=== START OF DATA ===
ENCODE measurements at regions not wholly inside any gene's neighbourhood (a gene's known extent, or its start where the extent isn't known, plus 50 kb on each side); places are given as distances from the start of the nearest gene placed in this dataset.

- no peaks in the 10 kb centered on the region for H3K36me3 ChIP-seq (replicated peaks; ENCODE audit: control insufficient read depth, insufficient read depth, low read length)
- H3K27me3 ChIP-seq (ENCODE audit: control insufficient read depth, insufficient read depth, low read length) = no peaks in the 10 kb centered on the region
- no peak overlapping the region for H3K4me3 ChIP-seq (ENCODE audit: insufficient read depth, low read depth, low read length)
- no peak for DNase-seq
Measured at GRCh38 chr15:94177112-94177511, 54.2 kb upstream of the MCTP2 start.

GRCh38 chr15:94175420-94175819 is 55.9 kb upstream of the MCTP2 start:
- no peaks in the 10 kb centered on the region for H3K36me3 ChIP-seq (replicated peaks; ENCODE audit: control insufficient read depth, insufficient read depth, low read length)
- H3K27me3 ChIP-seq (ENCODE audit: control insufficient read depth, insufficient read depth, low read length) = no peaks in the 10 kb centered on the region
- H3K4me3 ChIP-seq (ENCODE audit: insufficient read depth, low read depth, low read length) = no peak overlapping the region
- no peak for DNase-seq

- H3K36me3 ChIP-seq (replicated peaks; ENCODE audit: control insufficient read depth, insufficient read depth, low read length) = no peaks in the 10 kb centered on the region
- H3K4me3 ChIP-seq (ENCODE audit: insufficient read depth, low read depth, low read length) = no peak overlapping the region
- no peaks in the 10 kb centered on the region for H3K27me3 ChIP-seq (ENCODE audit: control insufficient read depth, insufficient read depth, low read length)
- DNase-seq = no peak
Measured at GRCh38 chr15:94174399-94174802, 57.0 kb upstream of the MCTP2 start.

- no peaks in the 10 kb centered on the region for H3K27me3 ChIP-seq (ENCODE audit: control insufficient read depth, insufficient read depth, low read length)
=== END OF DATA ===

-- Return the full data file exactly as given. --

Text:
ENCODE measurements at regions not wholly inside any gene's neighbourhood (a gene's known extent, or its start where the extent isn't known, plus 50 kb on each side); places are given as distances from the start of the nearest gene placed in this dataset.

- no peaks in the 10 kb centered on the region for H3K36me3 ChIP-seq (replicated peaks; ENCODE audit: control insufficient read depth, insufficient read depth, low read length)
- H3K27me3 ChIP-seq (ENCODE audit: control insufficient read depth, insufficient read depth, low read length) = no peaks in the 10 kb centered on the region
- no peak overlapping the region for H3K4me3 ChIP-seq (ENCODE audit: insufficient read depth, low read depth, low read length)
- no peak for DNase-seq
Measured at GRCh38 chr15:94177112-94177511, 54.2 kb upstream of the MCTP2 start.

GRCh38 chr15:94175420-94175819 is 55.9 kb upstream of the MCTP2 start:
- no peaks in the 10 kb centered on the region for H3K36me3 ChIP-seq (replicated peaks; ENCODE audit: control insufficient read depth, insufficient read depth, low read length)
- H3K27me3 ChIP-seq (ENCODE audit: control insufficient read depth, insufficient read depth, low read length) = no peaks in the 10 kb centered on the region
- H3K4me3 ChIP-seq (ENCODE audit: insufficient read depth, low read depth, low read length) = no peak overlapping the region
- no peak for DNase-seq

- H3K36me3 ChIP-seq (replicated peaks; ENCODE audit: control insufficient read depth, insufficient read depth, low read length) = no peaks in the 10 kb centered on the region
- H3K4me3 ChIP-seq (ENCODE audit: insufficient read depth, low read depth, low read length) = no peak overlapping the region
- no peaks in the 10 kb centered on the region for H3K27me3 ChIP-seq (ENCODE audit: control insufficient read depth, insufficient read depth, low read length)
- DNase-seq = no peak
Measured at GRCh38 chr15:94174399-94174802, 57.0 kb upstream of the MCTP2 start.

- no peaks in the 10 kb centered on the region for H3K27me3 ChIP-seq (ENCODE audit: control insufficient read depth, insufficient read depth, low read length)